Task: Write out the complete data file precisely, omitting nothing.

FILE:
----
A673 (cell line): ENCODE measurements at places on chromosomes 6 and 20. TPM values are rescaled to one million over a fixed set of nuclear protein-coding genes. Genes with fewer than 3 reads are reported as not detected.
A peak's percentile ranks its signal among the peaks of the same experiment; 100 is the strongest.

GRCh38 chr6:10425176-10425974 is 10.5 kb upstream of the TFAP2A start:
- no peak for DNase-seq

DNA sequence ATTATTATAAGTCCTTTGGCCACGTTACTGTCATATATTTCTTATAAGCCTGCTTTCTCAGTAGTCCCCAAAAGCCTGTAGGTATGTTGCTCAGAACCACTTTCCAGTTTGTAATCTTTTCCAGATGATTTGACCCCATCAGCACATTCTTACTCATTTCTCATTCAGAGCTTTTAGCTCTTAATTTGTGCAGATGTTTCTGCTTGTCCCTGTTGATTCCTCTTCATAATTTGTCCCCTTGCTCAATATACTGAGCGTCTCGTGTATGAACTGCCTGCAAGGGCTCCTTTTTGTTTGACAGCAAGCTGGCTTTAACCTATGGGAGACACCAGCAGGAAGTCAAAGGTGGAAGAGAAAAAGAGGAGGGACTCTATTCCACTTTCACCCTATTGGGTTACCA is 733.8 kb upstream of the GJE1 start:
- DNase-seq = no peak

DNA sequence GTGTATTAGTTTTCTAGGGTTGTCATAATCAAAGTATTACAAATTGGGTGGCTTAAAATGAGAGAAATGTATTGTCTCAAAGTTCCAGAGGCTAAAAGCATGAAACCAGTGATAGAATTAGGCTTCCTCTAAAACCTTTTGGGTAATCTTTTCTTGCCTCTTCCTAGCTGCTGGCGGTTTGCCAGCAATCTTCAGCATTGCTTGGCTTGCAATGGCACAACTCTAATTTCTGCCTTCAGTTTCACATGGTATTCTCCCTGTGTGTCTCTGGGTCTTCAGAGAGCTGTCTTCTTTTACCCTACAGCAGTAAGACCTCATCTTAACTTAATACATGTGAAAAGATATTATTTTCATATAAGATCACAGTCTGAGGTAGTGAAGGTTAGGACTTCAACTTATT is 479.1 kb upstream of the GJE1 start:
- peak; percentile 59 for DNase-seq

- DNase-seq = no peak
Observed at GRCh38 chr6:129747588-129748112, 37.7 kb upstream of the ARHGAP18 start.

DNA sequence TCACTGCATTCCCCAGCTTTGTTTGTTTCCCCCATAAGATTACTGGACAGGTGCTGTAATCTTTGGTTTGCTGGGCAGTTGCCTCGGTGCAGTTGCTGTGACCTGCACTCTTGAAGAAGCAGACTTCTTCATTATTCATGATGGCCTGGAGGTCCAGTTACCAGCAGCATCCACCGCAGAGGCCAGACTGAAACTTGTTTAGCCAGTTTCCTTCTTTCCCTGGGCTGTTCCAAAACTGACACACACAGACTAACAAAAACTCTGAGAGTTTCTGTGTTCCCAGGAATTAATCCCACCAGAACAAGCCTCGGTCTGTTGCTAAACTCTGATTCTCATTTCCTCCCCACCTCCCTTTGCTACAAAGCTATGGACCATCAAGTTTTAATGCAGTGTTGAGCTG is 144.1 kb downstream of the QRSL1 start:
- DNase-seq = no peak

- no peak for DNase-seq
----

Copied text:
A673 (cell line): ENCODE measurements at places on chromosomes 6 and 20. TPM values are rescaled to one million over a fixed set of nuclear protein-coding genes. Genes with fewer than 3 reads are reported as not detected.
A peak's percentile ranks its signal among the peaks of the same experiment; 100 is the strongest.

GRCh38 chr6:10425176-10425974 is 10.5 kb upstream of the TFAP2A start:
- no peak for DNase-seq

DNA sequence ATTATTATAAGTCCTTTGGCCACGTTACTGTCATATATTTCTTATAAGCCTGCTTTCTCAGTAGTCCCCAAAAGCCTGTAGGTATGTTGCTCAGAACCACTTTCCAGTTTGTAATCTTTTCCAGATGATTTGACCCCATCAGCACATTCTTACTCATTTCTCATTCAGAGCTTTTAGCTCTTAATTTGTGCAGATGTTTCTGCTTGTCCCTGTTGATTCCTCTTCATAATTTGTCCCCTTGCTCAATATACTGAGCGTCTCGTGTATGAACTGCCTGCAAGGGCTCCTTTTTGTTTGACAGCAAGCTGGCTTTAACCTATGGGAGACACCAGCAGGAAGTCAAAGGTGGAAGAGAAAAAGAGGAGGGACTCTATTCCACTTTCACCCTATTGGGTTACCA is 733.8 kb upstream of the GJE1 start:
- DNase-seq = no peak

DNA sequence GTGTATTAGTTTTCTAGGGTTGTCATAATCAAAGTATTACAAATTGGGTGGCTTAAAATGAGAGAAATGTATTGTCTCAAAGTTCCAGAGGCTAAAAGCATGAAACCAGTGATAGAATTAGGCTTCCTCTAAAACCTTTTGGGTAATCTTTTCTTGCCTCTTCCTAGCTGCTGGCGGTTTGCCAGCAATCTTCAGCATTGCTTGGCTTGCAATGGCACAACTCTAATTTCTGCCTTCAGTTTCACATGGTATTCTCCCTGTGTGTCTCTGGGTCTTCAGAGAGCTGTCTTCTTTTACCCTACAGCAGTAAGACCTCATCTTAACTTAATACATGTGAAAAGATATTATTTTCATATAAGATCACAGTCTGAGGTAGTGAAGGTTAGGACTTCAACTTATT is 479.1 kb upstream of the GJE1 start:
- peak; percentile 59 for DNase-seq

- DNase-seq = no peak
Observed at GRCh38 chr6:129747588-129748112, 37.7 kb upstream of the ARHGAP18 start.

DNA sequence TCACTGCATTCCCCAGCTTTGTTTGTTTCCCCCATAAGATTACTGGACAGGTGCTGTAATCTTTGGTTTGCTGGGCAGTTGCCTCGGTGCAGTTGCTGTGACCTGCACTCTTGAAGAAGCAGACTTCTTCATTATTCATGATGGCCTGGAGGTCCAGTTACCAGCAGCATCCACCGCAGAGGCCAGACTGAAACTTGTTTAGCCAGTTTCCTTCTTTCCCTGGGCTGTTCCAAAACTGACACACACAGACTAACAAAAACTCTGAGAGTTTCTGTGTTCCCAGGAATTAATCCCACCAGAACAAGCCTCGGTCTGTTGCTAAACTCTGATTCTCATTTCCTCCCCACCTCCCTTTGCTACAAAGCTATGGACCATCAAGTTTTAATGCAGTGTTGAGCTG is 144.1 kb downstream of the QRSL1 start:
- DNase-seq = no peak

- no peak for DNase-seq